The Masses against the Classes

 
 

Paul Fennessy talks to the lead singer of Hadouken!, James Smith, about the pitfalls of rock stardom and the virtues of the Sugababes

While researching for this interview, otwo came across a curious comment made by Hadouken!’s vocalist James Smith. In response to the question: “What’s the most annoying thing about journalists?” the singer replied: “Their two-facedness.” I’d like to make it clear that despite my amiable tone during the interview (in case the recording should ever be podcast), I absolutely loathe James Smith. But if he ever asks, tell him otwo says he’s lovely, okay?

Fresh from forgetting to turn his phone on and thus making all journalists wait for two hours, Smith is in no mood to dwell on anything – or give a response comprising of more than two sentences for that matter. And never one to leave a cliché unturned, Smith asserts that their new album (For The Masses) “is our strongest”, explaining how the band have “progressed as songwriters”.

Although For The Masses has so far failed to better the 100,000 copies shifted by its predecessor, Music for an Accelerated Culture, Smith rejects the idea that his band was tempting fate by giving the album such a prophetic title. “I didn’t really intend the title to mean for the commercial masses,” he says. “It’s more about playing to a large crowd. And it’s also a bit tongue in cheek as well.”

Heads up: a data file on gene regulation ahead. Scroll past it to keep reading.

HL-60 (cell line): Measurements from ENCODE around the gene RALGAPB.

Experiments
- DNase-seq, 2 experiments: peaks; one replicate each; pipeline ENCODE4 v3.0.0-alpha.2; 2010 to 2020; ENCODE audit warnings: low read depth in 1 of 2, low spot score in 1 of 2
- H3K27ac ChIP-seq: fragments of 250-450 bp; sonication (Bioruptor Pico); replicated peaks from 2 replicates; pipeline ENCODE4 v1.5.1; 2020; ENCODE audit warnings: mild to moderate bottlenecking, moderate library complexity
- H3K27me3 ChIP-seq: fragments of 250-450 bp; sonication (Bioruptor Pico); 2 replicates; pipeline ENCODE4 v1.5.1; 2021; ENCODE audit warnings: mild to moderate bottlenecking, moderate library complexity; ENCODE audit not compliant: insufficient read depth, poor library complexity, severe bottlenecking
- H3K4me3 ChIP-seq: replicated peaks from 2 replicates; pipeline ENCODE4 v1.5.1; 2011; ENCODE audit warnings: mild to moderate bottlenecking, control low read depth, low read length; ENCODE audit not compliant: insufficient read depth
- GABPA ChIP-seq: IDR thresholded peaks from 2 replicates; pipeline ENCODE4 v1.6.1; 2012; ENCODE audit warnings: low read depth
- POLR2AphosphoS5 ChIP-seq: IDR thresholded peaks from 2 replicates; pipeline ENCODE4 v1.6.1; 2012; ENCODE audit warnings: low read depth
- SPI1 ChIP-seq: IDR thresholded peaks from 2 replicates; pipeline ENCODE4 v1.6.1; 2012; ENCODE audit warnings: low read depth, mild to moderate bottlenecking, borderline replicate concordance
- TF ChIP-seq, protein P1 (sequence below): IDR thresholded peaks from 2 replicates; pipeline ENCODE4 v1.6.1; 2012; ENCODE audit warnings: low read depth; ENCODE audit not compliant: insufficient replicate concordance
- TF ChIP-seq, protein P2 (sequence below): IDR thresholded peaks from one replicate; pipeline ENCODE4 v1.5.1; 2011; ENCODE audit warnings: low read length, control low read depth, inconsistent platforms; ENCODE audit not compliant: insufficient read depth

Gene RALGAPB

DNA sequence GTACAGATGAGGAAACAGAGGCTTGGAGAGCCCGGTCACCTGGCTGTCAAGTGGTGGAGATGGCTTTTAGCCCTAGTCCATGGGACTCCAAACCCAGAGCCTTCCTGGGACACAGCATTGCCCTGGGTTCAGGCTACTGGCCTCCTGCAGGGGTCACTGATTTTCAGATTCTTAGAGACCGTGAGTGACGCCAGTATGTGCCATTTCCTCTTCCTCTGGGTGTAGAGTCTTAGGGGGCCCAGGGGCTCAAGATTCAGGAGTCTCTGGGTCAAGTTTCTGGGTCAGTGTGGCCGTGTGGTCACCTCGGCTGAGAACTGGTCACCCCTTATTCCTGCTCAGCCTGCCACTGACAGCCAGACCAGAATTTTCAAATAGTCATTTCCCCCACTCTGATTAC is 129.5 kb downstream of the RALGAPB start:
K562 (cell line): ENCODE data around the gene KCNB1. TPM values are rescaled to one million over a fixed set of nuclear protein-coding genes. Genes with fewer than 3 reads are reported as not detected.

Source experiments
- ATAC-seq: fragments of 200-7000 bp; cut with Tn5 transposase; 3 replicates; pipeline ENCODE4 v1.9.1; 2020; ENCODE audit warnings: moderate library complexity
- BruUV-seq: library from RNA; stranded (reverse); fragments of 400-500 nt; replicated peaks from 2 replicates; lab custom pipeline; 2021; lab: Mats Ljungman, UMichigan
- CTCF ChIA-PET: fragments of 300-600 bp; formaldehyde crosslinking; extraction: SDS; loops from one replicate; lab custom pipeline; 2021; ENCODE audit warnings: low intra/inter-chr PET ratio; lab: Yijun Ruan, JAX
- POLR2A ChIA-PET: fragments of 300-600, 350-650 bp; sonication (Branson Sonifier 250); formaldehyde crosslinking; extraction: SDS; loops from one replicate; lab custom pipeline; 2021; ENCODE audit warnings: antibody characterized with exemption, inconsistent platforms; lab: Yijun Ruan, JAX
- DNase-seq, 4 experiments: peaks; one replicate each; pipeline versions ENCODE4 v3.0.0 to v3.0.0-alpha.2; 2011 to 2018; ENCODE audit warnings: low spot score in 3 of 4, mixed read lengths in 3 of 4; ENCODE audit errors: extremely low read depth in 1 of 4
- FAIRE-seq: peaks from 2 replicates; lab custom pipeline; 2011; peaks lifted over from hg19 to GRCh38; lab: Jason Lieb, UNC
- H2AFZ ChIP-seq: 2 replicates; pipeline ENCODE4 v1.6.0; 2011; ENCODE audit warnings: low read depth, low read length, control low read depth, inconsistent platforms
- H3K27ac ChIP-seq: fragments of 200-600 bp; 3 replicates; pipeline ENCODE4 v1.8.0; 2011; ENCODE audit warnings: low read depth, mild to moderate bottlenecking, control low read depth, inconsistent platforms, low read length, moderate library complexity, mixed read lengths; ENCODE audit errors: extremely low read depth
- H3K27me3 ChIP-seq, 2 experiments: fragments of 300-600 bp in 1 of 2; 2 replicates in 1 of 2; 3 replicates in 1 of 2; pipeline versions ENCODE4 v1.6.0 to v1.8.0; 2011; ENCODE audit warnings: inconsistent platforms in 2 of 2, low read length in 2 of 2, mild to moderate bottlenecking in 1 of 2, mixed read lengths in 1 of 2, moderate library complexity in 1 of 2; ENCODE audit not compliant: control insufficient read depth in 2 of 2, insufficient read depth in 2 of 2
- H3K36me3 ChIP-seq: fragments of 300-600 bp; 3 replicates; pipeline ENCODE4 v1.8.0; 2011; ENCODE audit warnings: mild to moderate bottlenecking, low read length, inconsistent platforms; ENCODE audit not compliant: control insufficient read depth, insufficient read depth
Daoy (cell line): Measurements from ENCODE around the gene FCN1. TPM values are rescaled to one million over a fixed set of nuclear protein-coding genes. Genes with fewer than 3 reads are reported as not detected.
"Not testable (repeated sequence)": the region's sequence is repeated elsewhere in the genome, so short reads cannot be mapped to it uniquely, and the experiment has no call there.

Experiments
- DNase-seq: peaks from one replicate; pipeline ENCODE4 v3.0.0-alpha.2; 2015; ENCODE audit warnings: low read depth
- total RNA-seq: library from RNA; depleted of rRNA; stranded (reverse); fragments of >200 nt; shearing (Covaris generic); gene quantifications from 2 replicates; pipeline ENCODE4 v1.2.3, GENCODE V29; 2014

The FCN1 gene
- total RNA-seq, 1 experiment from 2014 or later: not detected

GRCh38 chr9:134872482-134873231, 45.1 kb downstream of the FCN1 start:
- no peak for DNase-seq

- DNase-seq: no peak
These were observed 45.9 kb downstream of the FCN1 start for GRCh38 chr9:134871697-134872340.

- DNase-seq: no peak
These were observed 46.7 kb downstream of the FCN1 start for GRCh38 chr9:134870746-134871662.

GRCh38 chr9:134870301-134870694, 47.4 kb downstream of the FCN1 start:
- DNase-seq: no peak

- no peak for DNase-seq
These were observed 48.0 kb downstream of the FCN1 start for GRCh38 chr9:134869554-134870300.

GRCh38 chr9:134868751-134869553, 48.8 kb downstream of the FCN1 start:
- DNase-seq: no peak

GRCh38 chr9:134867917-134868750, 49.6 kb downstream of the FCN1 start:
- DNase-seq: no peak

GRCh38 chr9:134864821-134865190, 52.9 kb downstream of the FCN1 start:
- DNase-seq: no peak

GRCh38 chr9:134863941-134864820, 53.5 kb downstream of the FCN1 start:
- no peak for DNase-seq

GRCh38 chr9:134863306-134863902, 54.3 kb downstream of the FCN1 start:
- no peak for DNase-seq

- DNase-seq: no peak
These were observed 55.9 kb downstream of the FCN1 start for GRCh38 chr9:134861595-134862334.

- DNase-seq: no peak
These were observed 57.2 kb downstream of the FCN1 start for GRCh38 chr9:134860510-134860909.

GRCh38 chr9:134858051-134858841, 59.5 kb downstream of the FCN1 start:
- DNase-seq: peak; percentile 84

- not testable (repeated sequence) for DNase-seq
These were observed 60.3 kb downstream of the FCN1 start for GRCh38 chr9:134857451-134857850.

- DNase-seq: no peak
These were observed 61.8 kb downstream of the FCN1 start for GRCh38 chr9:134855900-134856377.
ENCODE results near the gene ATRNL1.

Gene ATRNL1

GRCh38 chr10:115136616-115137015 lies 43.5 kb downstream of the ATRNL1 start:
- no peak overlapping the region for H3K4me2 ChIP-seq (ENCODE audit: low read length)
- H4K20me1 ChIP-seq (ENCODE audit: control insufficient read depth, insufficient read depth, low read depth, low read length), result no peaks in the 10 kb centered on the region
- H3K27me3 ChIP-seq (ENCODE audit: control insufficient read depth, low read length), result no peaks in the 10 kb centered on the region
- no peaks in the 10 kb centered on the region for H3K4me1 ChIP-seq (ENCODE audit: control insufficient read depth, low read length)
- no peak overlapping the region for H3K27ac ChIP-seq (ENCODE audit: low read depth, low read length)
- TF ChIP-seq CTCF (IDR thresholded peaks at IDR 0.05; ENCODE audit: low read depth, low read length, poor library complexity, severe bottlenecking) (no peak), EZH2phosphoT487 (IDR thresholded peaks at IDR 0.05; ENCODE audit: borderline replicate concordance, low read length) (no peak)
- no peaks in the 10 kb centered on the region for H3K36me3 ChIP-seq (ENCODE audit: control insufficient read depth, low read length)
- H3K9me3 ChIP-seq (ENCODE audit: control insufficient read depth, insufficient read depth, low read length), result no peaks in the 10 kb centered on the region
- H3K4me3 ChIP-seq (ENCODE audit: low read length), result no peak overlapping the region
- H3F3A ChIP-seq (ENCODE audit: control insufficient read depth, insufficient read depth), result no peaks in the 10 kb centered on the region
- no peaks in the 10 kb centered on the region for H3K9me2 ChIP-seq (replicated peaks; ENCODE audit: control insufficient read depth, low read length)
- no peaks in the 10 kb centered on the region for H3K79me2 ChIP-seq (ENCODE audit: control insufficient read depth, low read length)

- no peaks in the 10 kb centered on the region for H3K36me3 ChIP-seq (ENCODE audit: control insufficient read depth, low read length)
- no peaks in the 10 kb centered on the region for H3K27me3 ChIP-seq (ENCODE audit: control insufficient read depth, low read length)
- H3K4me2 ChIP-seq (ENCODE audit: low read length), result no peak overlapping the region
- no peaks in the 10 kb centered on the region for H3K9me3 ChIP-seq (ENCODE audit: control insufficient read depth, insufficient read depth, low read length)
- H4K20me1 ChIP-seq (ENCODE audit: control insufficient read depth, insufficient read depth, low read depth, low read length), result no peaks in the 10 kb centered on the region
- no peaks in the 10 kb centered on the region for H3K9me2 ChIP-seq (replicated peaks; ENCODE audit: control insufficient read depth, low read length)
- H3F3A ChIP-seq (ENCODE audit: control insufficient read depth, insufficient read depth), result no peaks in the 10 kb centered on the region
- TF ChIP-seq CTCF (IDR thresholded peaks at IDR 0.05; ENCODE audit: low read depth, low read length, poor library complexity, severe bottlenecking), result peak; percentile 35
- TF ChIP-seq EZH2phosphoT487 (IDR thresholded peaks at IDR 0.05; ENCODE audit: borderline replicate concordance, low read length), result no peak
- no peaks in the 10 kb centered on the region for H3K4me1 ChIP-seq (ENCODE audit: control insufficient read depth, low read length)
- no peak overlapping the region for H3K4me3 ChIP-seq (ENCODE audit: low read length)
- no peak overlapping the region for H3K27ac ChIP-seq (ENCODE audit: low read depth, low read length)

In addition to the tribulations which a new album entails, the band was also told by their label to remix the Sugababes’ single ‘Get Sexy’ – pragmatically, they complied.

“We’ve always had a lot of respect for the Sugababes,” Smith explains. “We aren’t necessarily big fans in terms of listening to the music, but we respect their success.  We got asked to do it by the label and we felt like it was a good enough song and that we could add our own stuff to it, so we did.”

Smith revisits the theme of record label politics when asked to identify the most surprising aspect of a rock star lifestyle. “I think it’s quite interesting that there’s a certain amount of stress,” he reveals. “You’re always thinking about your next move and your next tour, and there’s a lot of pressure from fans and record labels.”

otwo is becoming bored by Smith’s moany pony replies, yet is heartened by his answer to the Desert Island Disc question. His response – “probably the Radiohead album Hail to the Thief” – is an extremely welcome one. After years of being bullied by bigger, older publications like The Ticket who say that Kid A is “mostly unlistenable” and who routinely describe HTTT as Radiohead’s weakest album, otwo feels vindicated to have finally found a like-minded soul who can appreciate this underrated epic. Maybe Smith really is lovely after all.

Hadouken! play the Button Factory on March 12th

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